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Election years are learning opportunities, offering months of insights into the nation’s preferences, pain points, passions, and values. The 2016 presidential election proved to be a more challenging and divisive learning experience than in years past – and, perhaps, in modern history. Though the election’s impact on America has yet to be fully fleshed out, those with the foresight to study the election from start to finish now hold the keys to powerful findings regarding the evolving nature of democracy and national unity.
The Millennial Impact Report was one such prudent entity. Its team of researchers captured the election cycle through the eyes of some of the nation’s youngest voters, who are often as misunderstood and picked apart as the presidential candidates themselves. The Report’s newly published Phase 3 findings (which include late-stage and election month survey results) indicate that the 2016 election could be branded as “The Year They Lost Their Faith.” Here’s why.
When the Report’s research began in March 2016 (when there were still two viable Democratic Party candidates and five Republican party candidates), millennials strongly believed that they could help make the United States a better place to live. 90% of survey respondents said so. By November, that number dropped by 10%, with an increase in the number of people who believed that they could have “No Impact at All.”
Similarly, at the outset of the election, more millennials reported “trust[ing] the U.S. government to do what is right” than after the election. By the time the polls closed in November, the majority (52%) of millennials were generally distrustful of their government to do the right thing.
These two findings indicate that something during the political process disenfranchised young voters. And these perceptions seem to have translated into action. As millennial optimism decreased, so did their involvement in volunteerism, community projects, donations, and petition signings, no matter their party affiliation. That’s a major finding, proving that (at least some) social causes took a hit as a result of this year’s political process, which not only increased skepticism among young voters but also eroded their sense of self.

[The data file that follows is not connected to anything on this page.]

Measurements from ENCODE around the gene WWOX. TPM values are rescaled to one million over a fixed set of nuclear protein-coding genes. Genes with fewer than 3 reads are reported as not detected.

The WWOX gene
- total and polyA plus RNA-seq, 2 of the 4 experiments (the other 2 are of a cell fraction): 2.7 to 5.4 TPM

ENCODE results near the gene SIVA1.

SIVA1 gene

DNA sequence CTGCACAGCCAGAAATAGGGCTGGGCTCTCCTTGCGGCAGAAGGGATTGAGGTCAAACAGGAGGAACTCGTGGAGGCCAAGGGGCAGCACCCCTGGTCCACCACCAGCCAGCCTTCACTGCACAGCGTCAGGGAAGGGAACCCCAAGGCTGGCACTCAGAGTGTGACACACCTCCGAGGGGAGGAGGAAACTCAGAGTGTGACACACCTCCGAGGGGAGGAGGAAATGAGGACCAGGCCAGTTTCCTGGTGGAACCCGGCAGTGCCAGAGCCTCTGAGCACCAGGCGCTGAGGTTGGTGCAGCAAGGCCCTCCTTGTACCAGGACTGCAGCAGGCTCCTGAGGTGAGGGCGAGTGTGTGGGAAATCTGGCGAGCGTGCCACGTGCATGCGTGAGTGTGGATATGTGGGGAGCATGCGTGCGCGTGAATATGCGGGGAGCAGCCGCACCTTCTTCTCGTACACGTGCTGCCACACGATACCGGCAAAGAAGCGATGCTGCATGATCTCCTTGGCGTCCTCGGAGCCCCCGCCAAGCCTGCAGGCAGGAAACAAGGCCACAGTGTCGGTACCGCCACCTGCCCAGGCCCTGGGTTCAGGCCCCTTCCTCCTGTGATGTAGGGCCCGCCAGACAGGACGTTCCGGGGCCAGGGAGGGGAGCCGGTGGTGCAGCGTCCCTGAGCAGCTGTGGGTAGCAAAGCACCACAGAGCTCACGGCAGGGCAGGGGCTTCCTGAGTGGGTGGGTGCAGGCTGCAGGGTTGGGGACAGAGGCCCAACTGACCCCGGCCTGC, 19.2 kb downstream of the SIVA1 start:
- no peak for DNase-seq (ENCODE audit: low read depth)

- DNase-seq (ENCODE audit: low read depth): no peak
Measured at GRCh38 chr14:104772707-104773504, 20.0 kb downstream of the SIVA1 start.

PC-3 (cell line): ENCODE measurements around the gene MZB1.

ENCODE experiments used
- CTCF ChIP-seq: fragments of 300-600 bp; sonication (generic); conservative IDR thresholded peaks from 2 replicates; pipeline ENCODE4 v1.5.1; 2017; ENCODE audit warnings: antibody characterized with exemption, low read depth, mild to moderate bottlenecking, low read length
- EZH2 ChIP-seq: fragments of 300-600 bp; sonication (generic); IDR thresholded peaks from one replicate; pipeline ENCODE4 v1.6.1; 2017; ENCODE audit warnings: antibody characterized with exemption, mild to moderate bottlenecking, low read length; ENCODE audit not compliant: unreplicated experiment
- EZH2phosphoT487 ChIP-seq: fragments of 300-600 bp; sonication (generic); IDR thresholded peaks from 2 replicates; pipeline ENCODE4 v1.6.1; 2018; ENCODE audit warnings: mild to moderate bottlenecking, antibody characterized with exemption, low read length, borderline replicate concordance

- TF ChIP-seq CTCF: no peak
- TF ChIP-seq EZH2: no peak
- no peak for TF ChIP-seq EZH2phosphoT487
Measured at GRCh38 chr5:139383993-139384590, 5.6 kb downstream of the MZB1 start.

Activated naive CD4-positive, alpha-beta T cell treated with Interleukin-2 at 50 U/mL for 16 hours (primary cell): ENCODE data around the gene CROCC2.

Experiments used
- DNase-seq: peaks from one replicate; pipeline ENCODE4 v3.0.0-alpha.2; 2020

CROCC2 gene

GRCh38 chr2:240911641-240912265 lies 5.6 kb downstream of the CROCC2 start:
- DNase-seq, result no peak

It may be tempting to dismiss these findings as truly political – and therefore irrelevant to the nonprofit sector. But think, for a moment, about what it means to feel disenfranchised. It’s not just a political term. If a young U.S. citizen can’t see the connection between their vote and the future of the nation – then why should they see the connection between their donation and the cure for a disease, or the end to hunger? Nonprofits, too, must face the unfortunate reality of the current political climate, and understand that division and alienation are more prevalent now than they were before the election began.
What will your organization do to show not just your millennial constituents – but all of your constituents – that they have a role in shaping the future? That they can trust you to create a better world? That there is a reason to volunteer, donate, and to fundraise? That they are change makers?
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